• Shortness of breath
  • Chest pain
  • Strange pounding sensation in your ears
  • Irritability
  • Poor concentration

Other Relevant Articles referenced in FIGO Statement

1. WHO. The Global Prevalence of Anaemia in 2011. WHO. Accessed July 1, 2019.

2. Pasricha SR, Tye-Din J, Muckenthaler MU, Swinkels DW. Iron deficiency. Lancet. Jan 16 2021;397(10270):233-248. doi:10.1016/S0140-6736(20)32594-0

3. Scott DE, Pritchard JA. Iron deficiency in healthy young college women. JAMA. Mar 20 1967;199(12):897-900.

4. Pasricha SR, Drakesmith H, Black J, Hipgrave D, Biggs BA. Control of iron deficiency anemia in low- and middle-income countries. Blood. Apr 4 2013;121(14):2607-17. doi:10.1182/blood-2012-09-453522

5. Kassebaum NJ, Jasrasaria R, Naghavi M, et al. A systematic analysis of global anemia burden from 1990 to 2010. Blood. Jan 30 2014;123(5):615-24. doi:10.1182/blood-2013-06-508325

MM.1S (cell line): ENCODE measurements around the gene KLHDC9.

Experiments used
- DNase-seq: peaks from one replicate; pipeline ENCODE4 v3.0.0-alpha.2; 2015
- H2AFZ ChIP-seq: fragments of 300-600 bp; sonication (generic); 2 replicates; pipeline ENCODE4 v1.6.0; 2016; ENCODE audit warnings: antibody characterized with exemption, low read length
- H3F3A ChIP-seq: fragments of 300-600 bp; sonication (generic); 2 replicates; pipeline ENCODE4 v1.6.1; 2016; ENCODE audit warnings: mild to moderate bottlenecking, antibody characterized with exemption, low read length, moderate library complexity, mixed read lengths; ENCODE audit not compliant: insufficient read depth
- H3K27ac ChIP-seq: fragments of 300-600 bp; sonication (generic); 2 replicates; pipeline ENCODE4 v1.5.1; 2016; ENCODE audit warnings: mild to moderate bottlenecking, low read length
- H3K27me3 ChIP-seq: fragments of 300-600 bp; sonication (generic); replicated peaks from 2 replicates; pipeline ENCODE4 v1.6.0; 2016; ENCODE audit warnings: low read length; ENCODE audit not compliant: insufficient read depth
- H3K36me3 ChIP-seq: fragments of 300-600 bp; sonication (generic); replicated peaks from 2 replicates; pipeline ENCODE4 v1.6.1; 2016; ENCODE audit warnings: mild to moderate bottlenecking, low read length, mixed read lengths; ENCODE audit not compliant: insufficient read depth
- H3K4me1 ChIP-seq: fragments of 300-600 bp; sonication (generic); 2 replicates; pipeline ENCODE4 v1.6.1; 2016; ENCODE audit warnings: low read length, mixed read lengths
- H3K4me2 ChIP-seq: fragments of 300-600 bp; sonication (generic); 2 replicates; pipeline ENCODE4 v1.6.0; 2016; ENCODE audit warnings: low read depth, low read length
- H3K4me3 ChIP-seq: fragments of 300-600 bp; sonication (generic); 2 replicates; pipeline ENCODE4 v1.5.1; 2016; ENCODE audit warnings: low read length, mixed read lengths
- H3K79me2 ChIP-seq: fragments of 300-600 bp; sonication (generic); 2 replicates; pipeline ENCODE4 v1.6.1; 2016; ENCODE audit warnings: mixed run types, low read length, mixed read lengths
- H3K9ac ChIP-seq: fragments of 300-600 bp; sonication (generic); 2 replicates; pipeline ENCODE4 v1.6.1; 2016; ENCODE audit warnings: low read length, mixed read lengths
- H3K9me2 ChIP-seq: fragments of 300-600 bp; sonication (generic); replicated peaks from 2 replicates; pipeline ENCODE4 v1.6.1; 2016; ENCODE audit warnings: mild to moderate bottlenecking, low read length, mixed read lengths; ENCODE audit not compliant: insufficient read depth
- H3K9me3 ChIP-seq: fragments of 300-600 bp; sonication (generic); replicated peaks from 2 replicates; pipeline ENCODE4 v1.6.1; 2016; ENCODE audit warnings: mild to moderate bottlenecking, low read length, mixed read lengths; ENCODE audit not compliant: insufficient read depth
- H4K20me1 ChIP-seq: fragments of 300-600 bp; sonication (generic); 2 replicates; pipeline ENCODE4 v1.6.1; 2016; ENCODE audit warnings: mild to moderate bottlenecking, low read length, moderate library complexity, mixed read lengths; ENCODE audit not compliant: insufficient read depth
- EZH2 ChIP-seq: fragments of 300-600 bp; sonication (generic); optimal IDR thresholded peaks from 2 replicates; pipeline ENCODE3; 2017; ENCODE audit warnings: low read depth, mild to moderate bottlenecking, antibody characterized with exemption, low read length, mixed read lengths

6. Milman N, Taylor CL, Merkel J, Brannon PM. Iron status in pregnant women and women of reproductive age in Europe. Am J Clin Nutr. Dec 2017;106(Suppl 6):1655S-1662S. doi:10.3945/ajcn.117.156000

7. Teichman J, Nisenbaum R, Lausman A, Sholzberg M. Suboptimal iron deficiency screening in pregnancy and the impact of socioeconomic status in a high-resource setting. Blood Adv. Nov 23 2021;5(22):4666-4673. doi:10.1182/bloodadvances.2021004352

8. Fraser IS, Mansour D, Breymann C, Hoffman C, Mezzacasa A, Petraglia F. Prevalence of heavy menstrual bleeding and experiences of affected women in a European patient survey. International journal of gynaecology and obstetrics: the official organ of the International Federation of Gynaecology and Obstetrics. Mar 2015;128(3):196-200. doi:10.1016/j.ijgo.2014.09.027

9. Schoep ME, Nieboer TE, van der Zanden M, Braat DDM, Nap AW. The impact of menstrual symptoms on everyday life: a survey among 42,879 women. Am J Obstet Gynecol. Jun 2019;220(6):569 e1-569 e7. doi:10.1016/j.ajog.2019.02.048

10. Henry C, Ekeroma A, Filoche S. Barriers to seeking consultation for abnormal uterine bleeding: systematic review of qualitative research. BMC Womens Health. Jun 12 2020;20(1):123. doi:10.1186/s12905-020-00986-8